One of the first steps to building long-term success in weight training is tracking your workouts. It sounds simple, but so many people do not do this because it is tedious or boring. Tracking your workouts will force you to be consistent and ensures that you are progressively overloading. These, in my opinion, are two of the most important factors of long-term success in weight training. In this article I will give you a step-by-step progression that you can use to track your workouts as you progress from a beginner to an advanced trainee.
Sets x Reps (weight)
The first thing to note when you start tracking your workouts is the number of sets, reps, and weight. This is easy enough to track and will be the most important thing for your to monitor from week to week. For example, bench press: 3×10 (185lbs). By tracking your sets/reps/weight, you can make sure that you are increasing your resistance in some way(i.e. adding weight or increasing volume). This will also allow you to look back at what you were doing in the past which can help in planning for the future. Also, the habit of writing down your workouts each time you exercise will keep you accountable.
As you advance in your exercising, you may want to become more detailed with how you track your workouts. One way to do this is by tracking your RPE(Rate of Perceived Exertion) and making some notes on how the exercises went. Again, this is more tedious but can really take you to the next level of performance. Making notes on exercises allows you to make adjustments to get more out of each lift. For example, you may notice that you are letting your hips come up too fast during your deadlift or you feel better during squats with a slightly wider stance. Whatever the case may be, if you write down these notes then you can make the necessary changes to improve your performance.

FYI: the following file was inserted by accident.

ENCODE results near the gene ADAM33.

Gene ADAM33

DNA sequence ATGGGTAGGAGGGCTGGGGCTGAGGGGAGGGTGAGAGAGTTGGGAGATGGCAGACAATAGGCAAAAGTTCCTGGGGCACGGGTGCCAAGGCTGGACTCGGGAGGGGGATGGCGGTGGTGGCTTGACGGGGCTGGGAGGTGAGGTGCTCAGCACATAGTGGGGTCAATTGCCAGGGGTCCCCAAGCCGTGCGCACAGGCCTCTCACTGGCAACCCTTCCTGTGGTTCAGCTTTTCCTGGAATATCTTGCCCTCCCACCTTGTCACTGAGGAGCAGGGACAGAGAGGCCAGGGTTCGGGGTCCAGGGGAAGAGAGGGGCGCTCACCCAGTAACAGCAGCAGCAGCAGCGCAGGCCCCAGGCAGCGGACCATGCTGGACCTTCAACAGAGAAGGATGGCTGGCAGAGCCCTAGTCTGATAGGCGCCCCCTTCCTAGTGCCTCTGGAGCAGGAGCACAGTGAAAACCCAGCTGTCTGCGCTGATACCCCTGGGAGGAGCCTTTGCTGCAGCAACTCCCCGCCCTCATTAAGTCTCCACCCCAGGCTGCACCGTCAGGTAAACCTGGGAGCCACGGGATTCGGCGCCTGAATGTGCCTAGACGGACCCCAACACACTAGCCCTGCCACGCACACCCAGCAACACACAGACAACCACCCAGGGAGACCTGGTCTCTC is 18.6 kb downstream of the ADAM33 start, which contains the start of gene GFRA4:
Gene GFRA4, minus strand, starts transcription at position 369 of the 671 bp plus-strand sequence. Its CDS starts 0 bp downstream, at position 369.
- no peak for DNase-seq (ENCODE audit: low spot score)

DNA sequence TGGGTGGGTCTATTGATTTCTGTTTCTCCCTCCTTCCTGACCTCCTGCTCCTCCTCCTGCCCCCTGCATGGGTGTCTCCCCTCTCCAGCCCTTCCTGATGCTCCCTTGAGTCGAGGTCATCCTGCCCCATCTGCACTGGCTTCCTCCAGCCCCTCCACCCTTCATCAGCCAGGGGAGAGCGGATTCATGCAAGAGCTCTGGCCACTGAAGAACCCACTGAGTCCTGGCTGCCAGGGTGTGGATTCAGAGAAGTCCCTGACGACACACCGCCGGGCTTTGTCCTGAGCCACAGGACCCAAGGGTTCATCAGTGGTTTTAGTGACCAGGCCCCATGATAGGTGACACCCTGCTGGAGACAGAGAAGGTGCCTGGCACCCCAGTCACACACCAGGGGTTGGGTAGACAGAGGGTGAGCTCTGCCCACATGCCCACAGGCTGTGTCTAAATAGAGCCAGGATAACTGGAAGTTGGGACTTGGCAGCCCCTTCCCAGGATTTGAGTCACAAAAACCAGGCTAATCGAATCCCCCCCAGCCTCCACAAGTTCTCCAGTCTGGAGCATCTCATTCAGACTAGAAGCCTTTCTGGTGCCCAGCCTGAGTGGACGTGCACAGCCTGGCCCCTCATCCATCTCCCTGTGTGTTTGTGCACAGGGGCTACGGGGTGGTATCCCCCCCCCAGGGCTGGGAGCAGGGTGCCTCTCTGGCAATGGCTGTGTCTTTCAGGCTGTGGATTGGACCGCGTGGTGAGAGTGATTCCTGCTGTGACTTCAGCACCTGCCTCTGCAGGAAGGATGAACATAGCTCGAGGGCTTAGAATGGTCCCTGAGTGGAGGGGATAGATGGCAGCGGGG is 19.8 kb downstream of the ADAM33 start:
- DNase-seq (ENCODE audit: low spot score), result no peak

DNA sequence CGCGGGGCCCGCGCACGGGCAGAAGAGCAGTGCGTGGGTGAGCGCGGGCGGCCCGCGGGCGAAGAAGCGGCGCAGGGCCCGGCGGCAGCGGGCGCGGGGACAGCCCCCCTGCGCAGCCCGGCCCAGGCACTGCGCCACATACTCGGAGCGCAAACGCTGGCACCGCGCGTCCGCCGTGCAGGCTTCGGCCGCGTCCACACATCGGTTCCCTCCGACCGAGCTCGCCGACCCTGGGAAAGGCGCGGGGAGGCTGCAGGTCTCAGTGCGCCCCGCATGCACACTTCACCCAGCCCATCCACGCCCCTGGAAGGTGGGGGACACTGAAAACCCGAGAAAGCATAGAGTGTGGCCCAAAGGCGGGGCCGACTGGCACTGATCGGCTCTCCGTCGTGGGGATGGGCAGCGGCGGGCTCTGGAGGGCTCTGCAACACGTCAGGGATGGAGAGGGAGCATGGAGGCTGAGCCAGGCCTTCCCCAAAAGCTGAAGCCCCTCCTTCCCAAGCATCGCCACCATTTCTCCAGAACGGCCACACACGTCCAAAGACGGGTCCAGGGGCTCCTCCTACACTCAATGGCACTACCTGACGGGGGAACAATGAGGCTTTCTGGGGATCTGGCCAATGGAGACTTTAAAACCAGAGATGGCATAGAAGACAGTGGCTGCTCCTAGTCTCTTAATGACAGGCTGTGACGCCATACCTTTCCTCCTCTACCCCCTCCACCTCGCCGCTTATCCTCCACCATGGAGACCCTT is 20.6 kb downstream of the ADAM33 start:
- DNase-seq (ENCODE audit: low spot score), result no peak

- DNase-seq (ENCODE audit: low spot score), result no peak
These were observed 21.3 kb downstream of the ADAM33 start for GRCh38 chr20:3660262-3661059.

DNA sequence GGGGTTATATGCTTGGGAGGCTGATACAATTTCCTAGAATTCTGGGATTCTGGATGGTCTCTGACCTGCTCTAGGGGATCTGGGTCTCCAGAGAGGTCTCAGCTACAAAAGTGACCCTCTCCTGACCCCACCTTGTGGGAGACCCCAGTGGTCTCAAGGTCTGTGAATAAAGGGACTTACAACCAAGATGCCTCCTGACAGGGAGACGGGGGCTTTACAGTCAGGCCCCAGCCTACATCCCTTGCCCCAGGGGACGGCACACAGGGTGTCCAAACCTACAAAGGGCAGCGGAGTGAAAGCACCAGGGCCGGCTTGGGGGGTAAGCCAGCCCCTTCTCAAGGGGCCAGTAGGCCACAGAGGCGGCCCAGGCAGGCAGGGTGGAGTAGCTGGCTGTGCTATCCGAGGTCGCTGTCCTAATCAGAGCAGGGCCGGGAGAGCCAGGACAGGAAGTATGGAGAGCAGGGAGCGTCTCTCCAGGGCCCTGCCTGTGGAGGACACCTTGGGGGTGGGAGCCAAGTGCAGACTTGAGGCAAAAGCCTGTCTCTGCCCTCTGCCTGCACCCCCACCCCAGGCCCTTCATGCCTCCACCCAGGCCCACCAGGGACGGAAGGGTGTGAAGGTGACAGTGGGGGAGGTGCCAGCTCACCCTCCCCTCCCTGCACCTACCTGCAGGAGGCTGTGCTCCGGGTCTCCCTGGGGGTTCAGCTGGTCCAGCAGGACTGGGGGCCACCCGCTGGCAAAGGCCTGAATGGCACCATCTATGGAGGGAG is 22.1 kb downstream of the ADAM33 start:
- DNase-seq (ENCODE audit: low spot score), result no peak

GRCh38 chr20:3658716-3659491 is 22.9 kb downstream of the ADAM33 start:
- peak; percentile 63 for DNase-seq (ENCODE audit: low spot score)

RPE is an alternative to percentage based training. It allows for a little more flexibility(you don’t have to use the exact weight listed for each workout) on the days where you are feeling particularly good or bad. RPE is usually measured on a scale from 1-10 or 6-20. For example, if you have a single at RPE 8, you should feel like you have 2 reps left in the tank (10 – “given RPE”). If you have a double at RPE 7, you should pick a weight that you think you could do for 5 total reps(Double + 3 = 5). By tracking RPE along with your lifts, you not only identify how much weight you are lifting but how efficiently you are lifting it. This is another way to track progress. Of course, RPE is somewhat subjective so it will take time to learn how to properly use it.
Another way to take your workout tracking to the next level is by putting an emphasis on your training cycles. For example, maybe this mesocycle(3-6 week training block) you want to focus on range of motion or adding more shoulder volume. Whatever it is, writing down a few things you’re really trying to focus on can be a helpful reminder for you throughout the training cycle. You can also make notes throughout the training cycle and evaluate how things went at the end. These notes are great to look over when tracking long-term progress.
So many people focus on the training side of working out but not enough on the recovery side. By tracking your recovery, you give yourself the best chance of understanding your body’s condition/ability to perform. You can track your recovery by journaling when you sleep/wake-up, the food you eat, and any major stressors throughout the day. This can really help you determine why you may feel good or bad on a certain day.
In summary, if you are a beginner looking to take your fitness development to the next level, track your workouts. As you become consistent with tracking your workouts you can add more detail. These details, although seemingly minute, compound over time to make a big difference.